Despite these backslides, the longer arc of STAR testing is a good-news story, as the proficiency rate of both subjects hovered around a third a decade ago.
The numbers in Los Angeles County remain a shade below the state averages, but -- unlike the state figures -- a modest improvement was posted in math.
In that subject, students' steady climb toward the 50 percent mark -- from a little over a third in 2007 -- is not quite complete, with 49.6 percent of them reaching proficiency or better. That's up from 49.4 last year.
In English, though, the percentage in Los Angeles County fell for the first time since at least 2007, to 54.1 from 54.4.
Students in San Bernardino County, meanwhile, remain a step behind their peers in Los Angeles County. Their proficiency rates in math held steady this year at 46.2 percent. The corresponding figure for English dipped to 51.5 percent from 52.1.
One apparent trend shows districts and counties more likely to demonstrate improvements this year in math than English.
Conforming to this pattern are the results from the Los Angeles Unified School District. The nation's second-largest school district lost a negligible bit of ground in English, with its proficiency rate dropping to 47.6 percent from 47.9. But the share of LAUSD students making the grade in math rose to 45.3 percent from 44.5.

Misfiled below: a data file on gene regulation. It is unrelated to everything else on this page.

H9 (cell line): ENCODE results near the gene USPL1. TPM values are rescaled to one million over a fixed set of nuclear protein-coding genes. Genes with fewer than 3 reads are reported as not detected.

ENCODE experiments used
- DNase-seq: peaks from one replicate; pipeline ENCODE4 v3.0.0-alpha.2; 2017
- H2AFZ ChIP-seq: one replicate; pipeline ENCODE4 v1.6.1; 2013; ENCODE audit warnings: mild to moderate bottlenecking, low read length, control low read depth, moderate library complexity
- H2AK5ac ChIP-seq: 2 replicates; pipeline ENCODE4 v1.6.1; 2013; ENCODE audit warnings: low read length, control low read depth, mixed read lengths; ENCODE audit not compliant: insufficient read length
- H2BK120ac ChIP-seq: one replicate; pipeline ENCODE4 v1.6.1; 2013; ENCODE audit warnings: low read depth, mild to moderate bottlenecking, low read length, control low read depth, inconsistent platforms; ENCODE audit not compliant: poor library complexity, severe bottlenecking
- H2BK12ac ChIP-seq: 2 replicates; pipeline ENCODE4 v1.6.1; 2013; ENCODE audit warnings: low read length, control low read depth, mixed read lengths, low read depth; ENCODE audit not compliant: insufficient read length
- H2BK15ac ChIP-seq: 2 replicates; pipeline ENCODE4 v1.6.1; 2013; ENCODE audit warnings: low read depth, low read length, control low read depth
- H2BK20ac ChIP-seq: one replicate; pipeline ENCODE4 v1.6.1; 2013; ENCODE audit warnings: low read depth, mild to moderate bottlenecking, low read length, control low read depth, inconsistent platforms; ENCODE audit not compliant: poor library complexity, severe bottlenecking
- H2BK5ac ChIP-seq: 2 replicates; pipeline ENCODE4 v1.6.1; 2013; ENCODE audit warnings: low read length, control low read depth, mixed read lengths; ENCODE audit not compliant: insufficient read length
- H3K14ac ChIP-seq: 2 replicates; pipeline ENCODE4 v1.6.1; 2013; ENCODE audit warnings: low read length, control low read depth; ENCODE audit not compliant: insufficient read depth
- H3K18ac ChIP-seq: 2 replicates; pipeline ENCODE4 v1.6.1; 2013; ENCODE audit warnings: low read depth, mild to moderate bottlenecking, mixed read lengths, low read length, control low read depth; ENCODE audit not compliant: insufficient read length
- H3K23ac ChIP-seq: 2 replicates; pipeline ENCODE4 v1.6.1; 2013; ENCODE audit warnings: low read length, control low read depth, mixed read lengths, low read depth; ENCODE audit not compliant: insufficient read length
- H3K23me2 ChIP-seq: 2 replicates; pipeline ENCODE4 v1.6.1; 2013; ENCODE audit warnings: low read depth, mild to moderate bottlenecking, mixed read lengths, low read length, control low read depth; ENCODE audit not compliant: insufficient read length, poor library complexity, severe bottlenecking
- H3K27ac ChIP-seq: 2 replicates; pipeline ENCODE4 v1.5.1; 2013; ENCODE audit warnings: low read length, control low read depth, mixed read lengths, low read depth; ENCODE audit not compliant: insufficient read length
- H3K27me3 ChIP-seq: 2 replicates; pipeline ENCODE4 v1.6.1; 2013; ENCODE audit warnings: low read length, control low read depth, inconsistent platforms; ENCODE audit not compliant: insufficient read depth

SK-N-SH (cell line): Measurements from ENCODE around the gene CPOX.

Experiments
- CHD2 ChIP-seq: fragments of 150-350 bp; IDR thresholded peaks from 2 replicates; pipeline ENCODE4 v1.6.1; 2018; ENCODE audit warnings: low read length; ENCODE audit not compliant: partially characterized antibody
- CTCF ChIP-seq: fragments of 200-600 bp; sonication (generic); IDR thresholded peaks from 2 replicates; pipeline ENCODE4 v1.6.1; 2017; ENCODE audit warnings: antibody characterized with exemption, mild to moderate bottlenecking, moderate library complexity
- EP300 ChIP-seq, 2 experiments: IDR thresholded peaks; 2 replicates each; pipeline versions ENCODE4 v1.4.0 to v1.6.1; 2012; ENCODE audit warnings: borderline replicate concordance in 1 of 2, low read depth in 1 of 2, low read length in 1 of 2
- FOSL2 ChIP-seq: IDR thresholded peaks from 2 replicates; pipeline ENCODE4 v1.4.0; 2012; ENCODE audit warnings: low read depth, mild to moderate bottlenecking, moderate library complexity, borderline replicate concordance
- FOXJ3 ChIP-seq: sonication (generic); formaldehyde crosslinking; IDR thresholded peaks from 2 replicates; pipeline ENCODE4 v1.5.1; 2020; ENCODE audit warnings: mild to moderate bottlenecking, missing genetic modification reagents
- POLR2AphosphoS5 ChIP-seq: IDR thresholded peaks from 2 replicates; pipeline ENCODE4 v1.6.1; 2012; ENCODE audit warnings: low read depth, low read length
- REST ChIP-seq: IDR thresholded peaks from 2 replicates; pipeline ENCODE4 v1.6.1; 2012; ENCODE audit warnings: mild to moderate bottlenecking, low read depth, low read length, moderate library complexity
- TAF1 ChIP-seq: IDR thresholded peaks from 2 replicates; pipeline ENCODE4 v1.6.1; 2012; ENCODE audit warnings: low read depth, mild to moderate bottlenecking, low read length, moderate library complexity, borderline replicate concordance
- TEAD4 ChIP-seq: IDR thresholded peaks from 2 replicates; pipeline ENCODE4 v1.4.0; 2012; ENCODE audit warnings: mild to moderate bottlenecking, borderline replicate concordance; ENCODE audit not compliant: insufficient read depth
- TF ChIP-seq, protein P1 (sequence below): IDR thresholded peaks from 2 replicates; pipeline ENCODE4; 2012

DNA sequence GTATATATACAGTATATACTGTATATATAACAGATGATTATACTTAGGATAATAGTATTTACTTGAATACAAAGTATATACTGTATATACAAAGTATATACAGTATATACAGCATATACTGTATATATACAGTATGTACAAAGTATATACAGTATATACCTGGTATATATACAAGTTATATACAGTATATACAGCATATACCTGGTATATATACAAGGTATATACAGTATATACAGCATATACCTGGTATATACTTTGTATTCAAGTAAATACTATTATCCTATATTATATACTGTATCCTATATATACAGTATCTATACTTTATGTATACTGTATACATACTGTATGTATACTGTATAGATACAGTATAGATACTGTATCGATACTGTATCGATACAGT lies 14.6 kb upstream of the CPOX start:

"While I always like to see gains," said LAUSD Superintendent John Deasy, "I'm very concerned when we experience decreases. This round of tests was administered at the low point of the district's unprecedented budget crisis. I'm proud overall of how our students and teachers performed under such extraordinarily difficult circumstances."
Deasy added that the passage of Proposition 30 last November would in due course provide schools with the resources essential for students to achieve at their best.
In Torrance Unified, where student performance in both subject areas remains far north of the state average, the proficiency rate declined by a couple of percentage points in English, to 72.2 from 74.3. In math, however, Torrance's students bumped it up a tiny notch, to 62.7 from 62.5.
Tim Stowe, chief academic officer of Torrance Unified, concurred with Torlakson's assessment that the economy has taken a toll on schools. Indeed, Torrance Unified lost more than 20 percent of its entire budget in five years ending last year.
He also stressed the challenges presented by the transition to Common Core.
"We're trying to do things differently that don't necessarily align with California Content Standards anymore," Stowe said. "This year is going to be very interesting, because we're moving even further ahead with regard to instruction and getting teachers to develop those Common Core units."
Torlakson on Thursday also addressed the achievement gap, which failed to move in a favorable direction this year.
While the proficiency rates of most demographic groups held steady in math, Asian students gained a point and Latino students lost a point. In English, the rate among Asian students remained level and dropped by a point among black, Hispanic and white students.
"The long-standing achievement gap among student groups remains a matter of great concern and considerable challenges," he said. "We must move forward now so that all children "" no matter where come from or where they live "" receive a world-class education that is consistent from school to school, and graduate ready to contribute to the future of our state."